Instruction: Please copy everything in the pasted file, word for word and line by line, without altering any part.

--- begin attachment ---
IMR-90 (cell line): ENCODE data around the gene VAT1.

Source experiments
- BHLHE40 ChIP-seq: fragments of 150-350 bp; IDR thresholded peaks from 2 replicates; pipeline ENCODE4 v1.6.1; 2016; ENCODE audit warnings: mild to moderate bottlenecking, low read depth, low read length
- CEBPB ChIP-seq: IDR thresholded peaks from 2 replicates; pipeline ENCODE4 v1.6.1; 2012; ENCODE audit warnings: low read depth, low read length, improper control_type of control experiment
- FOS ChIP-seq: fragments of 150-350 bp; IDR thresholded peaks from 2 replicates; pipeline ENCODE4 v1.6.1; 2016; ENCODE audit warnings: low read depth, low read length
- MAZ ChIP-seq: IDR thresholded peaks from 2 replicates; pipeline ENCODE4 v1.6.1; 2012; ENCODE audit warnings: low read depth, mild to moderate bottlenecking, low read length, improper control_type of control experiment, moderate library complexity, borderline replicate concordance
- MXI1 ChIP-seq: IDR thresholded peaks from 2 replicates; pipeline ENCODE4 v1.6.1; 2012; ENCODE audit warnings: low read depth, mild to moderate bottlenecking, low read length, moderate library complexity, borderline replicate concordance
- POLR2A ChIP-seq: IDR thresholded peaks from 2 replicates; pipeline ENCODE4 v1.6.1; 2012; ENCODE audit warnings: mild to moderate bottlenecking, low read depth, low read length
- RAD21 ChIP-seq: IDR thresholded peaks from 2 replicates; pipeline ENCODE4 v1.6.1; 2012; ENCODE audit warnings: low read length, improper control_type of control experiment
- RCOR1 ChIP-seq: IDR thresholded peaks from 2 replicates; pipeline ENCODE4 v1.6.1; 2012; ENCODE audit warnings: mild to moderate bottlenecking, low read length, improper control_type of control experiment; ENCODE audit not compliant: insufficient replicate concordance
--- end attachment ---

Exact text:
IMR-90 (cell line): ENCODE data around the gene VAT1.

Source experiments
- BHLHE40 ChIP-seq: fragments of 150-350 bp; IDR thresholded peaks from 2 replicates; pipeline ENCODE4 v1.6.1; 2016; ENCODE audit warnings: mild to moderate bottlenecking, low read depth, low read length
- CEBPB ChIP-seq: IDR thresholded peaks from 2 replicates; pipeline ENCODE4 v1.6.1; 2012; ENCODE audit warnings: low read depth, low read length, improper control_type of control experiment
- FOS ChIP-seq: fragments of 150-350 bp; IDR thresholded peaks from 2 replicates; pipeline ENCODE4 v1.6.1; 2016; ENCODE audit warnings: low read depth, low read length
- MAZ ChIP-seq: IDR thresholded peaks from 2 replicates; pipeline ENCODE4 v1.6.1; 2012; ENCODE audit warnings: low read depth, mild to moderate bottlenecking, low read length, improper control_type of control experiment, moderate library complexity, borderline replicate concordance
- MXI1 ChIP-seq: IDR thresholded peaks from 2 replicates; pipeline ENCODE4 v1.6.1; 2012; ENCODE audit warnings: low read depth, mild to moderate bottlenecking, low read length, moderate library complexity, borderline replicate concordance
- POLR2A ChIP-seq: IDR thresholded peaks from 2 replicates; pipeline ENCODE4 v1.6.1; 2012; ENCODE audit warnings: mild to moderate bottlenecking, low read depth, low read length
- RAD21 ChIP-seq: IDR thresholded peaks from 2 replicates; pipeline ENCODE4 v1.6.1; 2012; ENCODE audit warnings: low read length, improper control_type of control experiment
- RCOR1 ChIP-seq: IDR thresholded peaks from 2 replicates; pipeline ENCODE4 v1.6.1; 2012; ENCODE audit warnings: mild to moderate bottlenecking, low read length, improper control_type of control experiment; ENCODE audit not compliant: insufficient replicate concordance